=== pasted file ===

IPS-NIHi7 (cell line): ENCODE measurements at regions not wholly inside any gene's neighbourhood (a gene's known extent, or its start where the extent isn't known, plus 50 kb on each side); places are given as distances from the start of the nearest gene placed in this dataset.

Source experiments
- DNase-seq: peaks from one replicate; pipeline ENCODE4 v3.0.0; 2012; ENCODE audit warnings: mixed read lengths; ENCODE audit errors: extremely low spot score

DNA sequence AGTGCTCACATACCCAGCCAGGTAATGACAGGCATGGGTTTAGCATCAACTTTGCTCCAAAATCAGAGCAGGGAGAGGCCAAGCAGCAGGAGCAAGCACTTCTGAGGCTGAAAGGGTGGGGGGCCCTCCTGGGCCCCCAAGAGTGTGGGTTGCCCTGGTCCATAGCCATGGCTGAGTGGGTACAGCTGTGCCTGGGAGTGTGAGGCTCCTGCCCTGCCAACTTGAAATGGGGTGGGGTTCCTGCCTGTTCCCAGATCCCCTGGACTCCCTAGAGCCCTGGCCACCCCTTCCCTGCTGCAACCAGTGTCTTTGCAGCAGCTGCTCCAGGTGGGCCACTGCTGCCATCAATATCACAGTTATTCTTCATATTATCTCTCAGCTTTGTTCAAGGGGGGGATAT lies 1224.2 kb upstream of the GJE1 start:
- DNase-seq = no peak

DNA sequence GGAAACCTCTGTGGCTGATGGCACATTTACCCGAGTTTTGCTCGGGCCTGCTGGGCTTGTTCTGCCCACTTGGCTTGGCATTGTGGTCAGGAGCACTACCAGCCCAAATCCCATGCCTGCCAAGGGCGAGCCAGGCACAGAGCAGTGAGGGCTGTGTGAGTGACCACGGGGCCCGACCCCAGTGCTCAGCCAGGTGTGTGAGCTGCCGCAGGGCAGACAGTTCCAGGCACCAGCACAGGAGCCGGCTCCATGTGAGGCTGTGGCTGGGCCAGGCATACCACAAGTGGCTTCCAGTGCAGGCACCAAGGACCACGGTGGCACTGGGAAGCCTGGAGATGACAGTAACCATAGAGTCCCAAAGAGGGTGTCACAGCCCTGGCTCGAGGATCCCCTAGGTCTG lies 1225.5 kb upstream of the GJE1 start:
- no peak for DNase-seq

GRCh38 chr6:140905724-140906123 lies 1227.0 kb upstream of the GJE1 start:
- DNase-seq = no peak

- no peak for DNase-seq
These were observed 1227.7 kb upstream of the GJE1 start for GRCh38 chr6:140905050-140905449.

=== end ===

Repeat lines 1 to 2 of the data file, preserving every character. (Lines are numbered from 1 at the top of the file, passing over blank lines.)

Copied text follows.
IPS-NIHi7 (cell line): ENCODE measurements at regions not wholly inside any gene's neighbourhood (a gene's known extent, or its start where the extent isn't known, plus 50 kb on each side); places are given as distances from the start of the nearest gene placed in this dataset.

Source experiments